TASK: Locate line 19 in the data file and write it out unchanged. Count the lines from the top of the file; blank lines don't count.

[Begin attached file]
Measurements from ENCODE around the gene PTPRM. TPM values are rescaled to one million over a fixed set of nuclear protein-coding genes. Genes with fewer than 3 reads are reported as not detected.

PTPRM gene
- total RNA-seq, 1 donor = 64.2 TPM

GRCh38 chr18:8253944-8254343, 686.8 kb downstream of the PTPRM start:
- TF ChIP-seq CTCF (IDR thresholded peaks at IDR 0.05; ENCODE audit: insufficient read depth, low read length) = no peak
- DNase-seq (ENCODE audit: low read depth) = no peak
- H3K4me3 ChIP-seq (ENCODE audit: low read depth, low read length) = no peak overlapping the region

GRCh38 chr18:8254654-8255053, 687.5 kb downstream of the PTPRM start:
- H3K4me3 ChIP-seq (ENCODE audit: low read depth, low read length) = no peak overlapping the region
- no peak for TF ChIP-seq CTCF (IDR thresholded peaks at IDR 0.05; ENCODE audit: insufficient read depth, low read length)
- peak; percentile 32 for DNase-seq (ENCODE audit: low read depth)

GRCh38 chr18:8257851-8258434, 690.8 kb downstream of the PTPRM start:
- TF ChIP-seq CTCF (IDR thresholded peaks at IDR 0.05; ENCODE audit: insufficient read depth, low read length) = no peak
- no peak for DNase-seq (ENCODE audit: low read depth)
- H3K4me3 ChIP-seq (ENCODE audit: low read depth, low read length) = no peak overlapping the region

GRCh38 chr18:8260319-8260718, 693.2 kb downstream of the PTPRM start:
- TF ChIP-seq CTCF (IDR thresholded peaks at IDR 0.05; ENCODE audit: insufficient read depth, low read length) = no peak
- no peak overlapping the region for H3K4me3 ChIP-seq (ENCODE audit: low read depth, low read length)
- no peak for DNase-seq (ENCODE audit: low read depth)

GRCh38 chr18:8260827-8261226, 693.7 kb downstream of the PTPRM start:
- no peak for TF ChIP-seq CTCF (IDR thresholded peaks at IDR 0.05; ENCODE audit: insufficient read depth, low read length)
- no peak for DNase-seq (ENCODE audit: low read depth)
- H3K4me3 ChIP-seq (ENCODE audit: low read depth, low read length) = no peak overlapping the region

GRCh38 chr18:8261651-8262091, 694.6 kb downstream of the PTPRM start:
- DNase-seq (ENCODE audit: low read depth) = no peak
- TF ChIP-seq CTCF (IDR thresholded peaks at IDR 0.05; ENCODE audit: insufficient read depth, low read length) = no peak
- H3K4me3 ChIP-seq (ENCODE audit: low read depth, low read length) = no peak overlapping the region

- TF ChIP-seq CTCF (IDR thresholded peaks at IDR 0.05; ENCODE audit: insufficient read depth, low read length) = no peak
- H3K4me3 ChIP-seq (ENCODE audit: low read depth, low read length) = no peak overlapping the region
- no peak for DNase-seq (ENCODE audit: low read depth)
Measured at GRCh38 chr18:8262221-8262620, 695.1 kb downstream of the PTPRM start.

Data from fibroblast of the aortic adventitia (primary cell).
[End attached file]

- no peak for DNase-seq (ENCODE audit: low read depth)